Not available: Multi-photo or carousel posts. A few apps, like Later, offer the ability to post carousel posts through their app, but they use a workaround to do it. Instagram does not support the ability to create a post with more than one image attached.
Apps like Later get around this by creating a post manually, but requiring you to log in to publish the post. This is the old-school workaround for posting when Instagram had no API, by the way; it was more of a reminder and formatting app than it was a publication platform.
Carousel posts are probably number one on my list of posts Instagram is most likely to allow on their API in the future. They are useful, they draw more engagement than standard posts, and they’re not likely to be technically much different from a normal photo post.
Not available: Instagram filters. One of the core features of Instagram is the ability to apply a quick and easy graphical filter to your images when you upload and post them. However, Instagram does the filter processing on the server side of things, and as such, they don’t want to give it API access. API access for filters would likely cause a lot of extra server and resource strain, and besides, do you really need it?
Most people using brand-level platforms are editing their photos separately before they upload them to Instagram, with a program like Photoshop, rather than using Instagram’s filters. Even if they’re using Instagram’s filters, they might even be using mimic filters from a third party app and just using the filter tag. In fact, this is what Later does. They offer filters based on Instagram’s filters, which you can apply to images before you upload them to Instagram for your posts.
I would be surprised if Instagram chooses to add filters to their API in the future. It’s too much resource consumption for too little benefit, in my mind.
Not available: Instagram Stories. Stories are one of the most engaging formats for Instagram content, but they’re also very complex. They’re made up of multiple images and videos, with additions like stickers to give them more robust information. Due to this complexity, there’s no easy way for Instagram to provide API access to create them. The number of different inputs they would need to accept is too high, and anyways, they want people to use their Stories editor instead of third party editors.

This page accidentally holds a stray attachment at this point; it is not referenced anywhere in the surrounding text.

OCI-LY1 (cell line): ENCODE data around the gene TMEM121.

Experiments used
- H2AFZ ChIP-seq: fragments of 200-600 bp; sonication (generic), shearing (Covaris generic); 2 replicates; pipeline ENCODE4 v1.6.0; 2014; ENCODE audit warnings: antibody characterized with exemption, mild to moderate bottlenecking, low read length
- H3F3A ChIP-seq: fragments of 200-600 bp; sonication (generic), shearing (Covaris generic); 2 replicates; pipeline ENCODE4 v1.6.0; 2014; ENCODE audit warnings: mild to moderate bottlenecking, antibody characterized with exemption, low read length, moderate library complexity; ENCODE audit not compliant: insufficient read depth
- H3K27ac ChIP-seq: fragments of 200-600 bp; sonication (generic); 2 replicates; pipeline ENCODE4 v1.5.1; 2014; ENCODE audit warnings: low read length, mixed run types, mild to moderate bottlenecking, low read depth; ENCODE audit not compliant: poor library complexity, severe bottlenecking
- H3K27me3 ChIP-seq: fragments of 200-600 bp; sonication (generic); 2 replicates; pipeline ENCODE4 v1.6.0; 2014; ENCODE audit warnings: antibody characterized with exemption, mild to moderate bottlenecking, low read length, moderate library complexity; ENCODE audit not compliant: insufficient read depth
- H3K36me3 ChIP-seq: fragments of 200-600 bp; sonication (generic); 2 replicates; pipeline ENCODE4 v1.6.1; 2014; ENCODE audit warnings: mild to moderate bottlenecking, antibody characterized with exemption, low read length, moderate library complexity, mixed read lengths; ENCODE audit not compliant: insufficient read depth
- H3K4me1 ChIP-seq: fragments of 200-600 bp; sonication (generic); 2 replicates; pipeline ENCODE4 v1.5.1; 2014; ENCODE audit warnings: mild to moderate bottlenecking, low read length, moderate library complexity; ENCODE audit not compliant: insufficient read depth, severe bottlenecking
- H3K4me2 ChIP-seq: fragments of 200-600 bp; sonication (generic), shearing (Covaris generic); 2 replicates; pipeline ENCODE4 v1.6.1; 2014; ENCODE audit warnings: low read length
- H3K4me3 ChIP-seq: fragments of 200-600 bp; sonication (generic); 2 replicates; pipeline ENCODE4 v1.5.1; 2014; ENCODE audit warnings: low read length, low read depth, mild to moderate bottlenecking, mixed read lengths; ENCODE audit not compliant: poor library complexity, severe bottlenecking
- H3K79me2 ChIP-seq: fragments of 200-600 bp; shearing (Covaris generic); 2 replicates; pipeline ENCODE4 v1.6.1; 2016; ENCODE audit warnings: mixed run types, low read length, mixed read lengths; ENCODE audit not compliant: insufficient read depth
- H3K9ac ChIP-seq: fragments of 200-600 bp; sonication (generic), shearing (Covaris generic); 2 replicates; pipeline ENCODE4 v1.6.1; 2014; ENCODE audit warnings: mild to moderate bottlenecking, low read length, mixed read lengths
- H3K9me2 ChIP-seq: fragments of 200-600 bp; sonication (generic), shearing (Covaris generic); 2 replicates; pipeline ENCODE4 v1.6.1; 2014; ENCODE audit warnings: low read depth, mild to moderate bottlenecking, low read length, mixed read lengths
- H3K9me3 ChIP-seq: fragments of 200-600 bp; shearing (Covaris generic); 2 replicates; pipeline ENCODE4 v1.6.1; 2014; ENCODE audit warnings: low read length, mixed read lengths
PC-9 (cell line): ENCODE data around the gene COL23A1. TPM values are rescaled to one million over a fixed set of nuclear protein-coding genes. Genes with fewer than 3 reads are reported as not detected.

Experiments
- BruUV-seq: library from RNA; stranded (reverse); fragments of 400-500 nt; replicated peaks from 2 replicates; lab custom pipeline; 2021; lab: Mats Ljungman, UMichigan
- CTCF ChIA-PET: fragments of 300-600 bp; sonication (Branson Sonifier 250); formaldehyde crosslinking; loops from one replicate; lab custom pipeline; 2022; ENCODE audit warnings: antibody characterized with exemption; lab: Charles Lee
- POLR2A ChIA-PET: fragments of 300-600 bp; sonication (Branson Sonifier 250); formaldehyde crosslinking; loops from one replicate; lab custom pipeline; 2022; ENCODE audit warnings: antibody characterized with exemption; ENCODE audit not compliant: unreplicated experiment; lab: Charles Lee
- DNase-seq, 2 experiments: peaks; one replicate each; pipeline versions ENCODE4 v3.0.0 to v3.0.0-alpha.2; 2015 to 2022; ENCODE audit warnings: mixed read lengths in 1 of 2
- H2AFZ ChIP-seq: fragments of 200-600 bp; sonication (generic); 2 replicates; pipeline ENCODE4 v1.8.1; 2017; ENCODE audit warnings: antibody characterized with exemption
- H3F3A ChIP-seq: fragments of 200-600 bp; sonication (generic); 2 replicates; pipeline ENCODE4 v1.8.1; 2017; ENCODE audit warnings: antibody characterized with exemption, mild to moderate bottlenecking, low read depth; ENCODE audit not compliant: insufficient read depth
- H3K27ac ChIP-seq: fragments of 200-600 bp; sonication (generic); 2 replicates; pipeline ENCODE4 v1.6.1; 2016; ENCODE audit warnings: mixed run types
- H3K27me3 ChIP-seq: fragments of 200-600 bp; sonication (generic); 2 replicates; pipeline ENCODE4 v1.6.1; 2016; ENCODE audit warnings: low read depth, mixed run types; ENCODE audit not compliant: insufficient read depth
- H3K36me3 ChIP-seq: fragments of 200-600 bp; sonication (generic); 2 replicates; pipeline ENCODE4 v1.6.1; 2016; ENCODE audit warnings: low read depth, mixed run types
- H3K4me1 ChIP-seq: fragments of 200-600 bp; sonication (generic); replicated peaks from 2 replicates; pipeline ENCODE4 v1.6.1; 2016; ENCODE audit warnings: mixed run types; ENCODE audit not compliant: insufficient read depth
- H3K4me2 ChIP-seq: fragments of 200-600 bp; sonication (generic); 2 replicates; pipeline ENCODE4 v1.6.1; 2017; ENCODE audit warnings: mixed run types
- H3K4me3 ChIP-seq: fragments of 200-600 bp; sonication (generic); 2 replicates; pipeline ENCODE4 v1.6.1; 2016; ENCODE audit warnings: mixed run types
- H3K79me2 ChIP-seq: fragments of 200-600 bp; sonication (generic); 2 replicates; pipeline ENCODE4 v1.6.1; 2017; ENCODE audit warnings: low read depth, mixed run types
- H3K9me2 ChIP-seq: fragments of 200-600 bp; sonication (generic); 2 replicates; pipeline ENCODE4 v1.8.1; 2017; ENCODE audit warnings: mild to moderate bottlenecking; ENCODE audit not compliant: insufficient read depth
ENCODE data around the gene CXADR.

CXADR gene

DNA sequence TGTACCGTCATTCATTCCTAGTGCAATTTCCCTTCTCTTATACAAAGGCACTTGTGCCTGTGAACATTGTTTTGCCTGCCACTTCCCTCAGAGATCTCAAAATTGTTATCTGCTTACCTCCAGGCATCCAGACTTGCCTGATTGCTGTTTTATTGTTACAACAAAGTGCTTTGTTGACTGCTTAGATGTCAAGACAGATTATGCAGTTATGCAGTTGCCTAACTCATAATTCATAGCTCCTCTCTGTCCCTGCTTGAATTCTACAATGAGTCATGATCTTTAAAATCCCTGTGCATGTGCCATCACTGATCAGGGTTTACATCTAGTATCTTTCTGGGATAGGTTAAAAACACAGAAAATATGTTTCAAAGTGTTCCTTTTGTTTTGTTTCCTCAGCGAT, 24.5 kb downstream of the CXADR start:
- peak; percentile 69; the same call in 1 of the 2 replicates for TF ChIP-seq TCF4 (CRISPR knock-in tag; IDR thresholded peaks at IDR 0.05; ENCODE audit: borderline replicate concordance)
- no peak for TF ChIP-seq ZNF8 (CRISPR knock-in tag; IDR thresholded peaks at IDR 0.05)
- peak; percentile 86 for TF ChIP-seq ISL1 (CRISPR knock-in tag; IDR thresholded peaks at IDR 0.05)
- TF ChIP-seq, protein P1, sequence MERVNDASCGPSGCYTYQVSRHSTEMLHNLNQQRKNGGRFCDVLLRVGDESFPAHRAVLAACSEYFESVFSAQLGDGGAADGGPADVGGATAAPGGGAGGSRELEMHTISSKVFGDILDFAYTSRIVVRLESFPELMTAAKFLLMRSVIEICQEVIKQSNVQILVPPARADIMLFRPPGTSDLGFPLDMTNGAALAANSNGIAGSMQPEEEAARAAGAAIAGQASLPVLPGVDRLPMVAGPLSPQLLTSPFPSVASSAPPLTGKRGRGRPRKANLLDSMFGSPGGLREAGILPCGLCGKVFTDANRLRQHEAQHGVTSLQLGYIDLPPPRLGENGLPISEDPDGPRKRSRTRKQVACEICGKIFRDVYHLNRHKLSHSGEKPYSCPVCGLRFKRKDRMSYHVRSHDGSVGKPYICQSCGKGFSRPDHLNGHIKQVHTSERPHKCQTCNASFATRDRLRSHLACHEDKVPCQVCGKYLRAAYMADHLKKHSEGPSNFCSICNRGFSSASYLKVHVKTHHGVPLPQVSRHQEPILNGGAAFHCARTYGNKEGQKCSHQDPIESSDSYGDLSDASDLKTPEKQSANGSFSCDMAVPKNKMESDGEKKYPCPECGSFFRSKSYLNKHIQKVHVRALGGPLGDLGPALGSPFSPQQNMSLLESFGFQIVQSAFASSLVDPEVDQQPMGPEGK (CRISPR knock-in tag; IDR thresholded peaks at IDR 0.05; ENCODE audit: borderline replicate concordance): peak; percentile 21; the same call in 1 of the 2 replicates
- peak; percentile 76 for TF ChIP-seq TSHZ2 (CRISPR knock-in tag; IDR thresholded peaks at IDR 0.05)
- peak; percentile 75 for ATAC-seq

Speaking of third party editors, some of them still allow you to create stories, though they do not publish them directly. Basically, these apps are offering a storyboarding and creation service, but not a publication service. You still need to then manually publish the story on Instagram yourself.
Not available: Drafts. Instagram only has publication as part of their API, and a draft is a saved post, not a published post. This isn’t really a huge loss, though; the purpose of virtually every Instagram platform is to schedule posts, which involves creating them and saving them as drafts to be published later. The drafts are simply stored in the platform you use instead of on Instagram before the API call to publish them is pushed.
Not available: Tags. I mentioned above that you can use a geolocation tag and a hashtag in your API-pushed posts, but those are hashtags, not tags. Tags, in this case, is more like the stickers you can add on top of an image on Instagram.
Branded content tags are actually a very new feature that isn’t even available across the whole platform yet. It stands to reason that it isn’t broadly available to the API, though I don’t imagine they will add it later.
Shopping tags are a bit older and are more common. They allow you to post an image and then tag products in the image, which can be purchased directly through Instagram. Now, you need to have a storefront attached to Instagram, with a catalog and product information available, which means it’s a pretty high bar already. On top of that, only certain kinds of businesses can use shopping tags. Much like Stories, though, it adds a lot of complexity to posts and makes them difficult to push through with an API. Instagram simply chooses not to allow it.
Not available: Extended JPG formats. Wait, what? What even are extended JPG formats? Well, we’re talking about images formatted in a different, well, format, specifically things like MPO and JPS files.
If you don’t know what these are already, it pretty definitely doesn’t matter to you. Specifically, they’re file formats for images used for things like 3D photography. For example, MPO is MultiPicture Object, and is created by digital cameras that snap simultaneous pictures from different lenses to create a 3D or stereoscopic image. JPS is the same thing; a stereoscopic JPG image made up of multiple images.
Instagram does not currently support stereoscopic 3D, and as such, they don’t allow you to post these kinds of images on their API. Again; if you’re not already aware of these files and you’re not using them actively for 3D applications, this limitation doesn’t matter to you.
That more or less covers it. Third party Instagram apps are actually a lot more limited than they often appear, because they use clever workarounds to bypass some of the API restrictions.
Will Instagram’s API change in the future? Almost definitely. Will they add new forms of posts to the API for third party apps to use? Probably. Will everything be available eventually, from Stories to shopping tags to carousels? I doubt it. It doesn’t hurt Instagram to restrict those kinds of posts, so they’ll probably continue to do so.